The dough recipe calls for 2 1/2 sticks of very cold or frozen butter... 1/3 cup very cold or frozen vegetable shortening... 3 cups of flour... 1/3 cup sugar... 1 1/2 teaspoons salt... and I was doing it by hand. In hindsight (which is 20/20 for a reason) there were signs spelling out BIG MISTAKE in flashing neon red letters that I somehow ignored. The dough came together just fine but I'm sure it was the warmth of my hands working the butter and shortening that interacted with the flour proteins in ways that Dorie didn't want when she created her masterpiece of a recipe and instructed "you'll need a large-capacity food processor". The dough came together fine... or so I thought... and it rolled out just fine... but when it came time to pick it up and get it in the pie dish... let me just say that it put up one helluva fight. Yes indeedy it did. More than once I had to put it back into a ball, refrigerate it again, take it out and try once more... and more than once, the dough proved the victor. But... using brute force, ignorance, sheer will and determination (not to mention some prayers and promises sent up! LOL), I got the bottom crust in the dish and amazingly, later-on was able to get the top crust positioned just fine. It took a bit of patching together where thin spots and holes developed but that just adds to the "rustic" quality of my pie... right? Right? RIIIIIIIGHT ;-) Thanks for being on board with this concept! Both of us appreciate it... both being me and my ego ;-)

So moving on to the filling on page 300 of the book it's a pretty straightforward recipe. Apples... sugar... lemon zest... quick cooking tapioca (okay so I didn't have this and subbed flour which worked fine)... spices... and graham cracker crumbs (which I didn't have since **someone** (read: DJ) finished off the box of graham crackers without adding it to the grocery list... grrrr... but Dorie says you can sub dry bread crumbs so I did). Adding the crumbs as the first layer on the dough, before you spoon in the filling, is to help prevent the crust from being too soggy. Fantastic idea, Dorie! I didn't really have enough apples to make the pie as tall as I would have liked but that's okay - lesson learned for next time :) Place a few pats of butter on top of the apple mixture before you put on the top crust... then brush the top crust with milk and I chose to sprinkle on a combination of cinnamon and granulated sugar before I put it in the oven. Gives the crust a little extra flavor ;-) Now I'll be honest and tell you I'm not one to really eat the edges of the pie crust. Without the filling on it, the edge part just never tastes good. BUT... I gotta tell ya, that was definitely so not the case with this. The whole crust has a delicious flavor... including the edges. And the texture? It's light and flaky... and croissant-like. I can only imagine how much better it would be if I'd used a food processor when making the dough. Which leads me to my next point... I need a food processor. I need one. Right? If I'm going to make this pie crust again, I think I owe it to myself to have the right tools for the job... right? Riiiiiight! Again, I'm glad you're on board with this concept. You guys are THE BEST :)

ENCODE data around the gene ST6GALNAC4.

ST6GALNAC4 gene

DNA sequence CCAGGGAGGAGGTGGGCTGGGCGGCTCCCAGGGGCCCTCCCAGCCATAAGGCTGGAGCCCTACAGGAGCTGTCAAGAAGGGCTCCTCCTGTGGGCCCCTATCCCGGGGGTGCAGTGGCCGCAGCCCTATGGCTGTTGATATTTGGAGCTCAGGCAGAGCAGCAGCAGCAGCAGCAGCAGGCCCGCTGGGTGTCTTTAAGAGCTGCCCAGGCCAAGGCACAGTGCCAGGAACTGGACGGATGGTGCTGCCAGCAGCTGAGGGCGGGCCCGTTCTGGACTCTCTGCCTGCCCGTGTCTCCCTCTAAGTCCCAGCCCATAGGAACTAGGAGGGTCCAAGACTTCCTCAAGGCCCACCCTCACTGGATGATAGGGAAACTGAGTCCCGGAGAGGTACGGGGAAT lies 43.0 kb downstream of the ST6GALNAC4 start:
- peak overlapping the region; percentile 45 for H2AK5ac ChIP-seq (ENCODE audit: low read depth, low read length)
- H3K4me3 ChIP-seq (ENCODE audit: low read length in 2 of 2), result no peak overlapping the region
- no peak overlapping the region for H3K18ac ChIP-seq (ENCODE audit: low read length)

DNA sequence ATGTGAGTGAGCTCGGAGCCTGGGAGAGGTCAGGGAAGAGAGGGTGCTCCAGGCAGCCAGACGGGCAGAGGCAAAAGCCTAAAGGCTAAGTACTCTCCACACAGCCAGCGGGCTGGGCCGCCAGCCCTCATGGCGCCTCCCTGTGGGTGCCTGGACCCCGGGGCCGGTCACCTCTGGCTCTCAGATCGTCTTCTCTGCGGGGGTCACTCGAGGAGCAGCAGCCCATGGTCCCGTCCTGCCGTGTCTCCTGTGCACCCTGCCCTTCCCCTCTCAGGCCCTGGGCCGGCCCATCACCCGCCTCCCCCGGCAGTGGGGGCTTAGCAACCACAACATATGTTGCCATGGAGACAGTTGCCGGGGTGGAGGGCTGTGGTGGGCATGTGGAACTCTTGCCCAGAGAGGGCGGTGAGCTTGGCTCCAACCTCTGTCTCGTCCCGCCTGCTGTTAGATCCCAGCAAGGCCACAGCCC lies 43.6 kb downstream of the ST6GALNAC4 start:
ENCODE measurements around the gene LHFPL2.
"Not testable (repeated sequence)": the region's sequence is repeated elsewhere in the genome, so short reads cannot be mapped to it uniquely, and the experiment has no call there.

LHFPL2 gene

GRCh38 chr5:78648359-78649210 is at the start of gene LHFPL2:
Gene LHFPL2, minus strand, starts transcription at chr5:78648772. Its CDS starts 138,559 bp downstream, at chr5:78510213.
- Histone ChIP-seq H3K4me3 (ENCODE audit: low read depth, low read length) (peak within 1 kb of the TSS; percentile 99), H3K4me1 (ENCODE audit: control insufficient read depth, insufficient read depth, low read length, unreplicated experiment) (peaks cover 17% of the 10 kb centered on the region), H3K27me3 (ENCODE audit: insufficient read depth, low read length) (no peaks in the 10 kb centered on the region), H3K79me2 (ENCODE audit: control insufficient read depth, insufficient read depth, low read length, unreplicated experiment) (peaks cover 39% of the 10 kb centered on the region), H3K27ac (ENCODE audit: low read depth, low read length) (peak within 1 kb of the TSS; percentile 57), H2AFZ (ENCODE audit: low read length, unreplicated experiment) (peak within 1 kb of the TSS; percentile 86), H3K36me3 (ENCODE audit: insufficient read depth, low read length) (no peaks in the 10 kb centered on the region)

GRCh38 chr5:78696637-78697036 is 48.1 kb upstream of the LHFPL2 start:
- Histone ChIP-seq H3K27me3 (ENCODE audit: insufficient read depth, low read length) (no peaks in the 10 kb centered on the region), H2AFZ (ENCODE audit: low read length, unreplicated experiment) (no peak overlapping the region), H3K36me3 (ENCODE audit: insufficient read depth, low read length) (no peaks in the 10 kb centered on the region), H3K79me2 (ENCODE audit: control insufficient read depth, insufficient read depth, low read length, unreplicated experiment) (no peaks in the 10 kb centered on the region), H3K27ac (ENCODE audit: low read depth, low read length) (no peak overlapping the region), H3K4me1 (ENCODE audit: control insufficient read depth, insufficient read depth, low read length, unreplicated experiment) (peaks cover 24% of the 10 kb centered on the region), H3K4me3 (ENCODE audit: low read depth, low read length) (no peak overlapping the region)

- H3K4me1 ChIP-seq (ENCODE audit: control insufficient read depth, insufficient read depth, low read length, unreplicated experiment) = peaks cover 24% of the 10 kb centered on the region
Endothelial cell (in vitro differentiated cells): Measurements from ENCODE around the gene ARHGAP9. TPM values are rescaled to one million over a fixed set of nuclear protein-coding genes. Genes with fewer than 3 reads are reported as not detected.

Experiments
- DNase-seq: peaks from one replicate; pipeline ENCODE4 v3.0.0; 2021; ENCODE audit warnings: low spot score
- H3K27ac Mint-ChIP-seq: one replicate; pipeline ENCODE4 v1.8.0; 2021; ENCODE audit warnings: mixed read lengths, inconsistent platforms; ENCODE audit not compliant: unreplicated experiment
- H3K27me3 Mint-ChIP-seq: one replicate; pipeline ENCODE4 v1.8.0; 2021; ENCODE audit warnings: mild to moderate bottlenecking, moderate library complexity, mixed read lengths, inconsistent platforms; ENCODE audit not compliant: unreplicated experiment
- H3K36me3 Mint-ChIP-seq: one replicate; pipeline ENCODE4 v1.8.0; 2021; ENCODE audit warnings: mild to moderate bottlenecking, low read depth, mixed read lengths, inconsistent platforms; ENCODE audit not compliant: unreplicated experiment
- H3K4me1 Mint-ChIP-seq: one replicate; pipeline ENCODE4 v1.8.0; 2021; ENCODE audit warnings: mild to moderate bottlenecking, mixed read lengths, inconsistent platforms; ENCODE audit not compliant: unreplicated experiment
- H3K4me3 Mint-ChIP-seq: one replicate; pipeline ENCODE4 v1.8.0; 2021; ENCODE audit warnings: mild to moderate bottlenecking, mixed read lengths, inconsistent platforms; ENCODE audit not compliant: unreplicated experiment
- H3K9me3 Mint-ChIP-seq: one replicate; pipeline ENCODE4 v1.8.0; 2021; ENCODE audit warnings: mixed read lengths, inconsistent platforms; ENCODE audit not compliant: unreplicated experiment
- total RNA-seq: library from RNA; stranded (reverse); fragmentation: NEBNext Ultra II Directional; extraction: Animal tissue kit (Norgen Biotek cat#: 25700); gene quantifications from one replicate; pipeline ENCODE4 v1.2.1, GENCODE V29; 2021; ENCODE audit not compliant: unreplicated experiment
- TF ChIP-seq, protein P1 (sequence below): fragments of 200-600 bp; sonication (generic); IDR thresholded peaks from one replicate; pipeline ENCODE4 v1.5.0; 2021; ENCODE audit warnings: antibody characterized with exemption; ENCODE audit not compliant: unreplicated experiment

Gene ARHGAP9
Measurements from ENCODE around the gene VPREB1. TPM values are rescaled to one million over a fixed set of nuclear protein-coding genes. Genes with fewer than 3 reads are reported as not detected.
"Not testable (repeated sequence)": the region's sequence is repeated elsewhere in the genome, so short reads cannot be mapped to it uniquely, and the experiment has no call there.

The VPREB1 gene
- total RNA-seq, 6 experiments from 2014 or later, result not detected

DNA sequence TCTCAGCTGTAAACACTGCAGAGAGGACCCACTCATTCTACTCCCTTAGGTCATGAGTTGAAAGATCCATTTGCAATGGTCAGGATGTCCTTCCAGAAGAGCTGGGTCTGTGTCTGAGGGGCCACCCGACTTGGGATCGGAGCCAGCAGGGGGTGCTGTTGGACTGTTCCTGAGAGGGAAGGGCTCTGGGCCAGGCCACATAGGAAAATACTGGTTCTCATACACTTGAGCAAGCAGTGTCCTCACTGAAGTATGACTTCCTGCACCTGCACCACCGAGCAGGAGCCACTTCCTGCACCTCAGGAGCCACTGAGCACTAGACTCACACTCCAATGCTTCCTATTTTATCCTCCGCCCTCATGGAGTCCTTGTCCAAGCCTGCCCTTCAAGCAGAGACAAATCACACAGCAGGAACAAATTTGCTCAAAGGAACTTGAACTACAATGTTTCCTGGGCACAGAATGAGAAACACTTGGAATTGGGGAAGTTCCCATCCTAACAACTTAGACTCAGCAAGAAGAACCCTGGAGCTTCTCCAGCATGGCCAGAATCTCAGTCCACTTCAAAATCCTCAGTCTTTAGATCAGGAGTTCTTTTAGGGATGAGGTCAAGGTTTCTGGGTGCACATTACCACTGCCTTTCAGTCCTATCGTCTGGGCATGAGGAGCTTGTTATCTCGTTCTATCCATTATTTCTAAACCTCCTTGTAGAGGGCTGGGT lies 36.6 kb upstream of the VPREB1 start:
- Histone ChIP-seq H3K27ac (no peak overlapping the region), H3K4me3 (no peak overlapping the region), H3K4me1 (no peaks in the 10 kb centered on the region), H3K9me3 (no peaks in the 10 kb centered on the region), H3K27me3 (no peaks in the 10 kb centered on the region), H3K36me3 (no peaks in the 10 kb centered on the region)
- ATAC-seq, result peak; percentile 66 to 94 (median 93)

And if I need a food processor... then you guys need Dorie Greenspan's book Baking From My Home To Yours. I'm not sure about all the legal in's-n-out's of posting recipes from a copyrighted book online in a blog so I didn't do that here. If you're a lawyerly-type and want to email and let me know "the right thing to do", I'd love to hear it. Really, I would. Knowledge... it's a beautiful thing :) I tried taking pictures of a cut slice and learned something in the process... I'm not good at it. Always important to have a handle on your strengths and weaknesses ;-) The slice-shots stink... and I apologize for that. What can I say besides "whoops... sorry".

The flavor of this pie is sooooooooooooo good. M'mmmm.... and your whole house will smell delicious when you make this. And you will make this... I'm convinced! Or... okay... if you don't make this pie, you'll make another one. One that might be less intimidating... one that uses pie filling.... or one that uses frozen pie crust... but something tells me that after reading this entry your tummy is tellin you something... it's rumbling and saying "apple pie.... aaaaaaaple piiiiiiiiiie... APPLE PIE!!!". Independence Day is right around the corner and, well, Dorie DID call this her "All-American, All-Delicious Apple Pie"... maybe she's tellin you something too ;-)

Have a delicious day!